Last week I had an experience that is becoming increasingly commonplace. I closed my email, shut off all my notifications, and sat down to do some “deep work” (as Cal Newport calls it).
Art and Faith is part personal testimony, part theological aesthetics, and part aesthetic theology. Fujimura’s aim goes beyond asking the church to take the arts seriously. What he is after is a paradigm shift in the way Christians construe the life of faith and our relationship to the world.
We failed to bear witness to the gospel in a way that eclipsed partisan division. We failed to offer a united front in the face of a global pandemic. But most significantly, we failed to offer an unambiguous rejection of white supremacy after irreplaceable black lives were extinguished. I felt some anger, but mostly I felt grief.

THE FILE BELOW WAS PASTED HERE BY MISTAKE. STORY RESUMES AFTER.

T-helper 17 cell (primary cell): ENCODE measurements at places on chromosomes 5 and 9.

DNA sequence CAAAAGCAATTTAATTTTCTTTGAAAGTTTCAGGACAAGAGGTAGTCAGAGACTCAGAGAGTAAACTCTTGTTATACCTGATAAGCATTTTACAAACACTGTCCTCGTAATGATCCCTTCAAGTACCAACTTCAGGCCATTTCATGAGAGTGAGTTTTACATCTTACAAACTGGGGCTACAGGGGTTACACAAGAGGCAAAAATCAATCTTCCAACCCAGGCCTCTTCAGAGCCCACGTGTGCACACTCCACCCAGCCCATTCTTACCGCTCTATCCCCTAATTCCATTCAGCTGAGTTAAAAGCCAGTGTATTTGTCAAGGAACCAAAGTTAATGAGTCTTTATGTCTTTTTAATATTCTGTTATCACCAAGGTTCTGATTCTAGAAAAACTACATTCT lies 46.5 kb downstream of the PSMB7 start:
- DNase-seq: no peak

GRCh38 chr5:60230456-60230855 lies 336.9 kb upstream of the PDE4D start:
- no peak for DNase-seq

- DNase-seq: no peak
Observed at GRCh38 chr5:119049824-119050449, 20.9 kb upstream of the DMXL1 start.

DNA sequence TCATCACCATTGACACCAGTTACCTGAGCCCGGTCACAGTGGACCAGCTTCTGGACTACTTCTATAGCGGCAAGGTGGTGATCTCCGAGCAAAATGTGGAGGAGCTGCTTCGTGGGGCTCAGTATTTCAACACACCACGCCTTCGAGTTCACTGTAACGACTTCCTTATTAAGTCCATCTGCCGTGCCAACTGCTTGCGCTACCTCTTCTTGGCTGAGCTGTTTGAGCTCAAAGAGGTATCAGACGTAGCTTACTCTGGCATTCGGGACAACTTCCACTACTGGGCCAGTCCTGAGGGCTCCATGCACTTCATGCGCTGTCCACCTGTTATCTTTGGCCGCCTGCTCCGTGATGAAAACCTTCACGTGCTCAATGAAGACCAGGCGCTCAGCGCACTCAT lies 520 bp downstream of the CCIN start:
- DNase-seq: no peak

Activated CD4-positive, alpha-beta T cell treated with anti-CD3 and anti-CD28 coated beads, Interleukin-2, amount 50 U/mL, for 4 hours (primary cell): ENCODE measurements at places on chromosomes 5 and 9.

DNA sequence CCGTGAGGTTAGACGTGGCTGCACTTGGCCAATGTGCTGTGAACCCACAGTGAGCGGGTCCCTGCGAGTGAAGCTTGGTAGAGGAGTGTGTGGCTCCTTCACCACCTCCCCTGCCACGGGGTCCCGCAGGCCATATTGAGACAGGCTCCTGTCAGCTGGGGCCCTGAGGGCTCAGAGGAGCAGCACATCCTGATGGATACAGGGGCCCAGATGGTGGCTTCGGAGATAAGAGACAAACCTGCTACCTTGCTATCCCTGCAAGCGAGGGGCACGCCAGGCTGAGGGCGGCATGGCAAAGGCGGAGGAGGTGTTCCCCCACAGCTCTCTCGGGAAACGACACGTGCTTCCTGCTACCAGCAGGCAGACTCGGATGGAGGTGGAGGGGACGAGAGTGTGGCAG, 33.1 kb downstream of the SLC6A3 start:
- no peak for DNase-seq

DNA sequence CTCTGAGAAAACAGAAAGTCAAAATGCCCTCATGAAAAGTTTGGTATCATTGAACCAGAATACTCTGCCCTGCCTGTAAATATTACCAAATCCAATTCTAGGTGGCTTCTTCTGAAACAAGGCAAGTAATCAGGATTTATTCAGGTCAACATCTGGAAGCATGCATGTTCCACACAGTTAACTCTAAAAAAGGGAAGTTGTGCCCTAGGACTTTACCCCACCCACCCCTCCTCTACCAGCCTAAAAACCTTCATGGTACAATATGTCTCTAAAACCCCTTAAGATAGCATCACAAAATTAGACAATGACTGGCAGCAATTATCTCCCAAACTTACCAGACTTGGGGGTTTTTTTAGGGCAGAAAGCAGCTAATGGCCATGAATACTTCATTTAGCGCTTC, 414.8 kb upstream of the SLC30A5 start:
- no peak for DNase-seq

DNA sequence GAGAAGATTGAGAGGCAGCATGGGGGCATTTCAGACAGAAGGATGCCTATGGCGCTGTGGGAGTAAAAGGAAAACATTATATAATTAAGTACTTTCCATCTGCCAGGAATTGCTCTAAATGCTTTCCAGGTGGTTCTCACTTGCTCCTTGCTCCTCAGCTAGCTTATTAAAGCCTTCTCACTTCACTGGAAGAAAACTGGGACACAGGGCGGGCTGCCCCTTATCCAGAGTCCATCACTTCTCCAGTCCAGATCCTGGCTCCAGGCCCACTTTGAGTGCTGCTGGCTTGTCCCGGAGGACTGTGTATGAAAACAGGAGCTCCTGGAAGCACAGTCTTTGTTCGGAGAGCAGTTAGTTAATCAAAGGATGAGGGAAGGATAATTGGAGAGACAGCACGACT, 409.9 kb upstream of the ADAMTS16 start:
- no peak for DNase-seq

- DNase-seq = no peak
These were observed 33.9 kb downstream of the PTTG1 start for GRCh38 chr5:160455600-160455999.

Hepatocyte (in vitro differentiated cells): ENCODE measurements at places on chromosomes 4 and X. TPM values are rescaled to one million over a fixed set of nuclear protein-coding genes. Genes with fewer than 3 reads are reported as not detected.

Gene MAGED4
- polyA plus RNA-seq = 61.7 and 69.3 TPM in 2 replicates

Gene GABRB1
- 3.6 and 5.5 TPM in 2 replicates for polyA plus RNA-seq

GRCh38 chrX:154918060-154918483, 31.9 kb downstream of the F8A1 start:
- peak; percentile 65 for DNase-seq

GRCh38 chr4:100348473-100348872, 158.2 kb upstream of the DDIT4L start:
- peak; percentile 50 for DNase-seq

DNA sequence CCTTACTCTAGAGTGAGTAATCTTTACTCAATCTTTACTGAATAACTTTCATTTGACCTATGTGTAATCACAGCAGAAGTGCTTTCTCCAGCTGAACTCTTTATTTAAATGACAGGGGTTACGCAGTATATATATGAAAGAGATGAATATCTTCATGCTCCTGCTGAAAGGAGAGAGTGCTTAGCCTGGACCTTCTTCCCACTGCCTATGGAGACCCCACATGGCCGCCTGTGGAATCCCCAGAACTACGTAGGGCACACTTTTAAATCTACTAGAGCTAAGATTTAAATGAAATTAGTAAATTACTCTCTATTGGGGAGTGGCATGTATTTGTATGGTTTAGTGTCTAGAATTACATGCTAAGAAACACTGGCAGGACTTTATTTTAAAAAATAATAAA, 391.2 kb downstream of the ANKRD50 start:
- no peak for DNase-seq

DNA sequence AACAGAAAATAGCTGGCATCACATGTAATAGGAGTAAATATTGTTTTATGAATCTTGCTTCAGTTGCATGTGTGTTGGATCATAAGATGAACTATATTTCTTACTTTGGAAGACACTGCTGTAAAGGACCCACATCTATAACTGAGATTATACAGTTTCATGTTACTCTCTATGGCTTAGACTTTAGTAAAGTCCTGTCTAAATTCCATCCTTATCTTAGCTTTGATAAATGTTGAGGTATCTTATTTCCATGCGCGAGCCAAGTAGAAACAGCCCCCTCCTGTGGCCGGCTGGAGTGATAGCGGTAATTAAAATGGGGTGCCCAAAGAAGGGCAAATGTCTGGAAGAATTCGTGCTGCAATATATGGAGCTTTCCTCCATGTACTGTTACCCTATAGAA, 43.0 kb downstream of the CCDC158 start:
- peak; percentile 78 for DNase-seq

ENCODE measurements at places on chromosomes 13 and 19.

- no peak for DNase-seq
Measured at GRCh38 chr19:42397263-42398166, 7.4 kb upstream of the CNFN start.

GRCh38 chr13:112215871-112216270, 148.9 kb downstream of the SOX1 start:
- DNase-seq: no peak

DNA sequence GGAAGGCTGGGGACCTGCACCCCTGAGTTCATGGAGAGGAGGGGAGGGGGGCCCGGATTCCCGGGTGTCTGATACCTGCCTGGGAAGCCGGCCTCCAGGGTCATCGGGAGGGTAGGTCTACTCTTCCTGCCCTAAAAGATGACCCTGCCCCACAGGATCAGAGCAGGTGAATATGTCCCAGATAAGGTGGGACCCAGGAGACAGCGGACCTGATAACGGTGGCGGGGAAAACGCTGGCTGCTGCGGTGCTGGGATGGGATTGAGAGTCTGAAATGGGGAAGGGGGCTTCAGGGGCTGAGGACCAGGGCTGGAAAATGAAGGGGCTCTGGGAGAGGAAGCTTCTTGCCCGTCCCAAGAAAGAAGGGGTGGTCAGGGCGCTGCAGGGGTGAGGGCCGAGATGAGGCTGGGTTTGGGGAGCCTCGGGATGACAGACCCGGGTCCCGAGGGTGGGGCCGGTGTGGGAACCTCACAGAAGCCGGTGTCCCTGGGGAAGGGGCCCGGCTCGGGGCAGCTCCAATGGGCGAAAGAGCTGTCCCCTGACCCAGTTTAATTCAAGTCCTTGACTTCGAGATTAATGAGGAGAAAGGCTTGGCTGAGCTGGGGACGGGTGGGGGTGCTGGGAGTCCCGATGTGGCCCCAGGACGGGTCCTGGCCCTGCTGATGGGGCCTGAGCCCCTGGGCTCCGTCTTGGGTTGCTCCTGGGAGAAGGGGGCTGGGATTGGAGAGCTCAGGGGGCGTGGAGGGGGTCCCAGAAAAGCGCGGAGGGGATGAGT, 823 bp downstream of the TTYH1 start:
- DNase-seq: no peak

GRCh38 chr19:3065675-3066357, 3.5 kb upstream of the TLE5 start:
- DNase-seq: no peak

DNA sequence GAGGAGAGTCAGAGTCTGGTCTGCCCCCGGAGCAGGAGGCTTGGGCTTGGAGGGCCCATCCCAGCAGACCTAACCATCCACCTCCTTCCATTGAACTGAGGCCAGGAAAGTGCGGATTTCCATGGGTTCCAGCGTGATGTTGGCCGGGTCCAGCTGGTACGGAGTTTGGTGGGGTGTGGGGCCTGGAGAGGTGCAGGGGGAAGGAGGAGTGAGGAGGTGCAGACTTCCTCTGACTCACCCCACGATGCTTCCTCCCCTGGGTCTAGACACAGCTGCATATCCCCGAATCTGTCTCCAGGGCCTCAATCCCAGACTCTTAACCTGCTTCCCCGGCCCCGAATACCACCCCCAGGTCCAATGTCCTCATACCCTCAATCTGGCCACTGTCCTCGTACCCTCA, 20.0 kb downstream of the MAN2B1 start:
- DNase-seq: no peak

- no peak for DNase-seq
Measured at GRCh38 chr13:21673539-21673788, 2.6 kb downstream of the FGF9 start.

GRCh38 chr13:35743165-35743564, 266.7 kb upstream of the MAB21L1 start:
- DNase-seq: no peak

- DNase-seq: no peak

Lately, I’ve been having a crisis of faith. But I am not doubting the presence or goodness of God—what I am doubting is the power and goodness of words.
The more I read, the more I realized that most formative authors were not the ones that simply restated the truth. They were the ones who mesmerized me with metaphors, who helped me carve out new connections—the ones who engaged my imagination.
In the coming years, when we look back on our cultural response to the novel coronavirus, shifting attitudes towards mask-wearing will prove an interesting case study. It has been fascinating to watch how the meaning of mask-wearing has changed in so short a time.